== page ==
Why is the EU appointing a British security chief after Brexit?

Jean-Claude Juncker nominates Sir Julian King to be Commissioner for the Security Union despite saying the UK would be treated as 'a third country' if British 'deserters' voted to leave the EU

Adam Lusher
Tuesday 02 August 2016 16:49 BST
Sir Julian King is a career diplomat and the outgoing ambassador to France
Sir Julian King is a career diplomat and the outgoing ambassador to France

Britain’s representative to Brussels has been nominated to be the EU’s new counter-terrorism security commissioner despite the UK voting to leave the European Union.

Sir Julian King has been given the key role by Jean-Claude Juncker, even though the European Commission President previously warned that British “deserters” from the EU would have to “face the consequences” of “being regarded as a third country, which won't be handled with kid gloves”.

The surprise move means that as the UK prepares to leave, a Briton will be the new Commissioner for the Security Union, tasked with helping to fight terrorism and cybercrime while assisting in the creation of a new Security Union of EU member states.

Mr Juncker has also told Sir Julian, who was sent to Brussels after the former commissioner Lord Hill of Oareford resigned following the Brexit vote, that he will have to help the Commissioner for Migration “develop solutions to forthcoming security challenges”.

In a mission letter sent on Tuesday outlining Sir Julian’s new role, Mr Juncker struck a markedly different tone to the one he adopted ahead of the EU referendum in May, when he told Le Monde: “Deserters will not be welcomed with open arms. The United Kingdom will have to accept being regarded as a third country, which won't be handled with kid gloves. If the British should say no, then life in the EU will not go on as before.”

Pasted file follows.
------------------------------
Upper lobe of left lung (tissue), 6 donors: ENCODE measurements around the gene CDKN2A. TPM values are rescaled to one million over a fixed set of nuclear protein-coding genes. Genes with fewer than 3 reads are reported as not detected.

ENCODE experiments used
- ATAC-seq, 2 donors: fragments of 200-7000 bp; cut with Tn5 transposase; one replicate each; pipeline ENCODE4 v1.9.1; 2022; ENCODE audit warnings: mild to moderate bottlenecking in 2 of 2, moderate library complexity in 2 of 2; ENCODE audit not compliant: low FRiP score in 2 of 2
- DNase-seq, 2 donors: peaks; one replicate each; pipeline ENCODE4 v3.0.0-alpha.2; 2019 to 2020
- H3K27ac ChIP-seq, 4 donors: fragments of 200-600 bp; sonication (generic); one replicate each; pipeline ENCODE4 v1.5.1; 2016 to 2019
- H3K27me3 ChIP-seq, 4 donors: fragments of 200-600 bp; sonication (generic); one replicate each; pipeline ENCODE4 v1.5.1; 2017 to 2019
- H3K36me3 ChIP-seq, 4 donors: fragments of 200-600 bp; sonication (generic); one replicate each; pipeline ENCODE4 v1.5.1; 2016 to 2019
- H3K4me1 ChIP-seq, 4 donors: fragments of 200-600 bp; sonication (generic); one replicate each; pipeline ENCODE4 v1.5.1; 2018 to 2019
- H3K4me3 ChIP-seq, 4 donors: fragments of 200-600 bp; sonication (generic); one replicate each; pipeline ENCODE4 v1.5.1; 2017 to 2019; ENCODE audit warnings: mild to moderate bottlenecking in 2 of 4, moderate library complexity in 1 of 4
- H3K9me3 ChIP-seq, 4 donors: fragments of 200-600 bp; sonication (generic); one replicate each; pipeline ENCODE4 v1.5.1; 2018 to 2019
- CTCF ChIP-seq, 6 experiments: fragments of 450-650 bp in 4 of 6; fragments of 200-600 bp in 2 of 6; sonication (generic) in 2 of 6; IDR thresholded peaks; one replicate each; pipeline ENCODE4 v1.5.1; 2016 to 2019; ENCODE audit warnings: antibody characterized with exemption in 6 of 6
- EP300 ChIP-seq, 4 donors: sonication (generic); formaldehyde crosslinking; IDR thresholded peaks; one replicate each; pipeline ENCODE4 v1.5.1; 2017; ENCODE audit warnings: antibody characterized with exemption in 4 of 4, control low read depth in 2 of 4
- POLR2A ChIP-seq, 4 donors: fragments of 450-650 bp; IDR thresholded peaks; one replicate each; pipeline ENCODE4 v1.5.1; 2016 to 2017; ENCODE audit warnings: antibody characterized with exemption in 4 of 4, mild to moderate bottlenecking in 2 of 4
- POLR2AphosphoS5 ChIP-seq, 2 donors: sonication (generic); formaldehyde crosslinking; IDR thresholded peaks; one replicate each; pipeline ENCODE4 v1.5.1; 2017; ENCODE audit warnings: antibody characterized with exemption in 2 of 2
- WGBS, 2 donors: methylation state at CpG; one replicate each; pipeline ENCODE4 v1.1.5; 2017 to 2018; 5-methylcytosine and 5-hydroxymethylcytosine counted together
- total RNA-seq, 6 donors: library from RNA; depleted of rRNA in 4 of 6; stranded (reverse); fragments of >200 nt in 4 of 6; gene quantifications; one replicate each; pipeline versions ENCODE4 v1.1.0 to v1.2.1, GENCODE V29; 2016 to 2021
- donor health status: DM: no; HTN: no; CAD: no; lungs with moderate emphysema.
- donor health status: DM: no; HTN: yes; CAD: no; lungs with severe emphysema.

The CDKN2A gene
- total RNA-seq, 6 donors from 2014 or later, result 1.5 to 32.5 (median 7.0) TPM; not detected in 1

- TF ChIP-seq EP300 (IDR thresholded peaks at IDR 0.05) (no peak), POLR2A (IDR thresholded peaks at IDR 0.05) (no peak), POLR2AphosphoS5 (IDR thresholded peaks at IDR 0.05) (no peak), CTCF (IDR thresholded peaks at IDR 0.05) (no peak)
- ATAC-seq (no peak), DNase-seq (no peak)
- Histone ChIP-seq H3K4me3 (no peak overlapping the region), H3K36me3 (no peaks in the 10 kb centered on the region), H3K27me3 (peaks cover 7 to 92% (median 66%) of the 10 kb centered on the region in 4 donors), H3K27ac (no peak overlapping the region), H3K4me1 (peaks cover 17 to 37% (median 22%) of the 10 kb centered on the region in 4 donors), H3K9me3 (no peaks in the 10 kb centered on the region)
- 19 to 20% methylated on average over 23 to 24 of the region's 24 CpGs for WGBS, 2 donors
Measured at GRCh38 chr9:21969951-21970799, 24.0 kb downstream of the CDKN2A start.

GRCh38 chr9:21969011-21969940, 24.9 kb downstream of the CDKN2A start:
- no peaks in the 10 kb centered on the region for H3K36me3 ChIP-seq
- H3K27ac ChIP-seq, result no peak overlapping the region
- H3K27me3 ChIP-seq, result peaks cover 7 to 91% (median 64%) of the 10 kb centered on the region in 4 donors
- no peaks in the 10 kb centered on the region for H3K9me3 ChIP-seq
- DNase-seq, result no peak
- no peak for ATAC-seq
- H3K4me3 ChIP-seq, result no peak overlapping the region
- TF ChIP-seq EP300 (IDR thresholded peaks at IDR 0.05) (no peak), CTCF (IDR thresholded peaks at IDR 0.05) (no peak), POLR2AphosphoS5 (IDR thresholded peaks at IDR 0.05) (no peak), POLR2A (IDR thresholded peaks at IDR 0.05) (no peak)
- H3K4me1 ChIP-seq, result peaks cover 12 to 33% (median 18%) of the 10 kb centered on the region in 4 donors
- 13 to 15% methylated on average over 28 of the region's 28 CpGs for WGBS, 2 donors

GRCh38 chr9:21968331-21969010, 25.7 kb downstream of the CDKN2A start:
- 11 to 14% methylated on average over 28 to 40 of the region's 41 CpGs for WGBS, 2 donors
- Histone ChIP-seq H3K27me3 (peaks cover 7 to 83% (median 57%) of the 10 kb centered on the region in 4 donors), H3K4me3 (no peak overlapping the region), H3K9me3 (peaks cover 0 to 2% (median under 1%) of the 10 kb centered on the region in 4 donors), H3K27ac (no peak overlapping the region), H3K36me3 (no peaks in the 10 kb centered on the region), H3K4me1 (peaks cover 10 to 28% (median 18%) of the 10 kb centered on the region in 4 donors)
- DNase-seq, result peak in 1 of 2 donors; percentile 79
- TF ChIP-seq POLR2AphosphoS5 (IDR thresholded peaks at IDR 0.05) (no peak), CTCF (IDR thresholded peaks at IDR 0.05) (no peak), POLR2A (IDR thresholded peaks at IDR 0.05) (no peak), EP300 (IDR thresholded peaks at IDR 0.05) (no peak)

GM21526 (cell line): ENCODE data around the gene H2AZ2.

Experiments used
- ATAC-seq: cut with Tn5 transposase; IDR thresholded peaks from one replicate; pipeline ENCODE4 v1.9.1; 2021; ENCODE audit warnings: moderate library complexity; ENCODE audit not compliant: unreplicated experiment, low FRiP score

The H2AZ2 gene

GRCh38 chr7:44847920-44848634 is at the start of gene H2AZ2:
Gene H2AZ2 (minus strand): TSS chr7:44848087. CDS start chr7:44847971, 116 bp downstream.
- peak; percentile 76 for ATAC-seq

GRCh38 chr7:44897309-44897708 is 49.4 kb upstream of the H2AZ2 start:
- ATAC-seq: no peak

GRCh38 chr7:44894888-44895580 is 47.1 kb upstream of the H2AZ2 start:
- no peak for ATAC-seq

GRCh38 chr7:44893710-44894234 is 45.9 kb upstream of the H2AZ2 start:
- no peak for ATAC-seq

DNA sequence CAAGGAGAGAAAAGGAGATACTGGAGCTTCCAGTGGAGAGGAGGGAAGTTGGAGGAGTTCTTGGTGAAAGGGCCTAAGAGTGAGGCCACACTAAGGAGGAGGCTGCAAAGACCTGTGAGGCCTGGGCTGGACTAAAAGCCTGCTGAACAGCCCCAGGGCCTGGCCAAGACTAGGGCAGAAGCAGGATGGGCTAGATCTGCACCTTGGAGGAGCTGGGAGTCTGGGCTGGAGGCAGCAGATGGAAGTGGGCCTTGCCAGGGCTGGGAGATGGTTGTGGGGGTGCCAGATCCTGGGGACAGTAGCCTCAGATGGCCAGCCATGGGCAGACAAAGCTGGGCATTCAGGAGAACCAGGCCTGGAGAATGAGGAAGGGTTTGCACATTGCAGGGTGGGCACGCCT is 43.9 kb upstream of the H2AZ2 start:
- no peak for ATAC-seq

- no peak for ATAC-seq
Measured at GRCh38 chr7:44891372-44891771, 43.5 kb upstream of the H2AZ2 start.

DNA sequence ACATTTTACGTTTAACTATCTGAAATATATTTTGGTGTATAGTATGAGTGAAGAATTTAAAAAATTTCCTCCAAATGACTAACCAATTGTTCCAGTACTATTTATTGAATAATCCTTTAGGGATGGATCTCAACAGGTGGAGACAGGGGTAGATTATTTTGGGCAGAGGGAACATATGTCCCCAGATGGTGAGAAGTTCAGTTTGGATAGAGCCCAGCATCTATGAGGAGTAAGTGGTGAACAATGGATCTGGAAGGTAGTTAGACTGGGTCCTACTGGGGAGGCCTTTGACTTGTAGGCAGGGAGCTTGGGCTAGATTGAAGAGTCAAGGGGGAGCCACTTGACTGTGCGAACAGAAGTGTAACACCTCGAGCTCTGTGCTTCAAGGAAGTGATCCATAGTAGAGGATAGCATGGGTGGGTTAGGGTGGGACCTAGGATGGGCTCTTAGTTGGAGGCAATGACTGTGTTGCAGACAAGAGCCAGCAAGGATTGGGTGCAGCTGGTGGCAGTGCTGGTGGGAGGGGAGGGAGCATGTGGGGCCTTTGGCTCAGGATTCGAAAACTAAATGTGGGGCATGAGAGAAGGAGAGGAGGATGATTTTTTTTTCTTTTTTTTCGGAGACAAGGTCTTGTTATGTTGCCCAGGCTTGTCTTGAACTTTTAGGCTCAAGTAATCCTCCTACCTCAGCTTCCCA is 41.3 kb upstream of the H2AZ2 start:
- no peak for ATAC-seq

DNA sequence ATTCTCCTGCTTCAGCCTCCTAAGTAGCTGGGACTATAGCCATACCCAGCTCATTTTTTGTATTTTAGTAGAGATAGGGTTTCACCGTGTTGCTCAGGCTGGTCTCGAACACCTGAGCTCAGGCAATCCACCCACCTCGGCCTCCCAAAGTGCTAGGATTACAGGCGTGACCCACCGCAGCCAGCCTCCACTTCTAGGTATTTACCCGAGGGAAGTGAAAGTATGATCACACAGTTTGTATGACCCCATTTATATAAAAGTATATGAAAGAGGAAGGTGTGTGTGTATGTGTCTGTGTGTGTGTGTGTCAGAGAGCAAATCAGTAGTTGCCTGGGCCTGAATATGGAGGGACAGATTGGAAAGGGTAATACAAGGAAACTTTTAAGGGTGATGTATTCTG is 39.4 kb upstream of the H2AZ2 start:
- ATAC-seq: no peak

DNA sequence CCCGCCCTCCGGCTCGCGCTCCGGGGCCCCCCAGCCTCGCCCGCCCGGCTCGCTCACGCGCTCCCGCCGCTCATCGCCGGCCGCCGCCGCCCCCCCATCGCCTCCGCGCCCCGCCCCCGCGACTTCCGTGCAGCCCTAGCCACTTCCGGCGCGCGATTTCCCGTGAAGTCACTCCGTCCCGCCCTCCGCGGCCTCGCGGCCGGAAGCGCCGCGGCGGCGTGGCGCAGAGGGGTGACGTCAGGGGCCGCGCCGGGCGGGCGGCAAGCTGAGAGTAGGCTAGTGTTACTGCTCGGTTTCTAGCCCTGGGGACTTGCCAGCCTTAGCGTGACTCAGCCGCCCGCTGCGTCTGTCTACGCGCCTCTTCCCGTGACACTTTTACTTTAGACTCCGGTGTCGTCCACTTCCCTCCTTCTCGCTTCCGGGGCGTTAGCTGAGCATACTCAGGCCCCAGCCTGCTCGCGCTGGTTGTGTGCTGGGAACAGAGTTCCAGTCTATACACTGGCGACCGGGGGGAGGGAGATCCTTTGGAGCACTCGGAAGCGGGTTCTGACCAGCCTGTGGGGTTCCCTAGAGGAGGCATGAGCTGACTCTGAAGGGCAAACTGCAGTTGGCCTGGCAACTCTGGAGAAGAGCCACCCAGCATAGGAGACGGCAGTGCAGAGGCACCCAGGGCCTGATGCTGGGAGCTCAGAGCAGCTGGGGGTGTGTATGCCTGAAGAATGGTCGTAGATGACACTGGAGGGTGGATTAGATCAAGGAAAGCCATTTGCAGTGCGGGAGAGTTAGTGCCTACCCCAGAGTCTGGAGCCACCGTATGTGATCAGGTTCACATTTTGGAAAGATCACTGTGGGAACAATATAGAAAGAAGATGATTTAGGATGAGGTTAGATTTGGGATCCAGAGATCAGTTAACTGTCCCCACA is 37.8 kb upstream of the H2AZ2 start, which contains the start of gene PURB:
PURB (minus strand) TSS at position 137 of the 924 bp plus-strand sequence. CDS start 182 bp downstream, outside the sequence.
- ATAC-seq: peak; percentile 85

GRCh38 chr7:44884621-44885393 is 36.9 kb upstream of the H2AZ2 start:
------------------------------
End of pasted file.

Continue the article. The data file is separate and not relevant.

Instead Mr Juncker’s letter to Sir Julian seems to imply an expectation of Britain and the EU sharing “a united and clear purpose” for years to come.

The Commission president told Sir Julian: “You are becoming a member of the European Commission at a particularly challenging time for the European Union. We will have a lot to do in the years to come and we will have to show a united and clear sense of purpose at all times.”

“The Union only succeeds,” Mr Juncker added, with no apparent sense of irony, “When everyone is pulling in the same direction.”

Telling Sir Julian he would play a key role in ensuring “an effective EU response to security threats over the period 2015-2020,” even though Britain may have left the EU by 2020, Mr Juncker wrote: “Security is one of the pressing challenges I have highlighted … In particular, three priorities were identified as needing to be addressed: tackling terrorism and preventing radicalisation, disrupting organised crime, and fighting cybercrime.

“Repeated subsequent terrorist attacks have underlined the importance and urgency of making swift progress towards an operational and effective Security Union.”

The appointment of a Briton to help implement Mr Juncker’s goal of creating a new EU security union is a particularly unexpected twist, given the fierce opposition the concept aroused among Eurosceptics in Britain.

When Mr Juncker first called for the Security Union in April, insisting “fragmentation is what makes us vulnerable,” he was bitterly attacked by supporters of Brexit.

Ukip’s defence spokesman, the MEP Mike Hookem claimed: “Juncker must be literally mad if he thinks British people will sign up to a security union with the EU. Does he really believe that inexperienced bureaucrats at the European Commission are better placed to deal with British security than British security services?”